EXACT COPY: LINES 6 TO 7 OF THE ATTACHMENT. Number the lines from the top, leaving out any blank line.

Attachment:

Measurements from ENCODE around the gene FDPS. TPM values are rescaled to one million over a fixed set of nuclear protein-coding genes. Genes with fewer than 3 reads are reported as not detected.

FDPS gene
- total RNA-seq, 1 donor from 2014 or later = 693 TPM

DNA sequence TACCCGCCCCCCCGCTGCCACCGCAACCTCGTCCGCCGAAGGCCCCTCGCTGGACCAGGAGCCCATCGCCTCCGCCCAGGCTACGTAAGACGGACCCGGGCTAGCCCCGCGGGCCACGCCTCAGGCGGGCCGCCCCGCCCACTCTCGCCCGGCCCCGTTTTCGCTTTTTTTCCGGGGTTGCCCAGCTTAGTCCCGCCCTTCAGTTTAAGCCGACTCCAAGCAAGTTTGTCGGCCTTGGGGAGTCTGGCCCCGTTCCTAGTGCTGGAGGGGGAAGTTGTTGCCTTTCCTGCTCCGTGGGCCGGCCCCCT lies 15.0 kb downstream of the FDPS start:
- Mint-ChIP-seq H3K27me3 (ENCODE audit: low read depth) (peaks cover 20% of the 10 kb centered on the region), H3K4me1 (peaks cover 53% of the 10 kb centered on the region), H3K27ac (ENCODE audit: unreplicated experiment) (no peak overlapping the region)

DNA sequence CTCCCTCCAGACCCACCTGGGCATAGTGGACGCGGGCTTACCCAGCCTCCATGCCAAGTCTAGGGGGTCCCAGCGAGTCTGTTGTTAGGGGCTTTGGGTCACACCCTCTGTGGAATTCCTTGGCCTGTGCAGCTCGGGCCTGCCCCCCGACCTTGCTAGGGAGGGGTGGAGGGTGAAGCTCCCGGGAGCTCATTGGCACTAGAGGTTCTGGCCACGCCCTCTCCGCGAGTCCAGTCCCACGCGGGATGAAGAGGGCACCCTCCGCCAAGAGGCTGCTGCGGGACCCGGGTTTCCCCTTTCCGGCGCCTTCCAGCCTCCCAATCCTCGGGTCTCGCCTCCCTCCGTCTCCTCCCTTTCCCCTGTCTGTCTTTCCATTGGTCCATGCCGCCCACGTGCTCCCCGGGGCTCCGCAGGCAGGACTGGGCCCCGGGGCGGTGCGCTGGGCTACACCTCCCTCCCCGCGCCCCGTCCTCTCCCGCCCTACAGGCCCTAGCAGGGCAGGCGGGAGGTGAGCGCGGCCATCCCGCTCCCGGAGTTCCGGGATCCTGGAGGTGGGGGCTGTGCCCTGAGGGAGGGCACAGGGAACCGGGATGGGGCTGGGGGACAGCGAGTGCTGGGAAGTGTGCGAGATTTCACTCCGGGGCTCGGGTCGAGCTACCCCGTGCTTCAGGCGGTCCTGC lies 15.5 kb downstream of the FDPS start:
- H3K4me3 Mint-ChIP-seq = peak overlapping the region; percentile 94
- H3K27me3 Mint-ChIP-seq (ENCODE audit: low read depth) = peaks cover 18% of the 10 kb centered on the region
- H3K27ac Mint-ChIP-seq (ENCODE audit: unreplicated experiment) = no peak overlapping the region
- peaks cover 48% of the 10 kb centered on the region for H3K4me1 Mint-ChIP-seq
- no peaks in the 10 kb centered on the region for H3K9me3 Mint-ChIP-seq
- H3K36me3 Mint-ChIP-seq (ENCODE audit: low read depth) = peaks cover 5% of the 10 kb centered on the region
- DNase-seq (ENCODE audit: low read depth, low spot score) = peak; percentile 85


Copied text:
DNA sequence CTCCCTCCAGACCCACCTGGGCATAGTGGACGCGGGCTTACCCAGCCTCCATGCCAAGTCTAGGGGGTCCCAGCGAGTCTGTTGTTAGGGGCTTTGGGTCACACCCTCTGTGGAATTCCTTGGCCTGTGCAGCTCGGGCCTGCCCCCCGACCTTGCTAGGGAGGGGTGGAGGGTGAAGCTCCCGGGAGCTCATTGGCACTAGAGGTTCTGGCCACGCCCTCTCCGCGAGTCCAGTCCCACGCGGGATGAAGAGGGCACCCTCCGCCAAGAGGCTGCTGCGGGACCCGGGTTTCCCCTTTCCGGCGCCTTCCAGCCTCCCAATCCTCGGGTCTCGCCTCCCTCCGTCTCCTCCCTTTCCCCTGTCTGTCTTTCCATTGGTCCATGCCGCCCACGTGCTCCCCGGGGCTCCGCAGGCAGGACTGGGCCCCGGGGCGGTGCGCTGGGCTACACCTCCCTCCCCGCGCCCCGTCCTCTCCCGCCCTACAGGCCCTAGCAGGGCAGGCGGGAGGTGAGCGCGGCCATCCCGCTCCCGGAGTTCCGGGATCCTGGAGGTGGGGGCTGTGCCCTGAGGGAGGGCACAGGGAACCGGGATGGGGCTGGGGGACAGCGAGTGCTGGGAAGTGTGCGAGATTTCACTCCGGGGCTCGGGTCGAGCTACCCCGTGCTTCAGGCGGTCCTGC lies 15.5 kb downstream of the FDPS start:
- H3K4me3 Mint-ChIP-seq = peak overlapping the region; percentile 94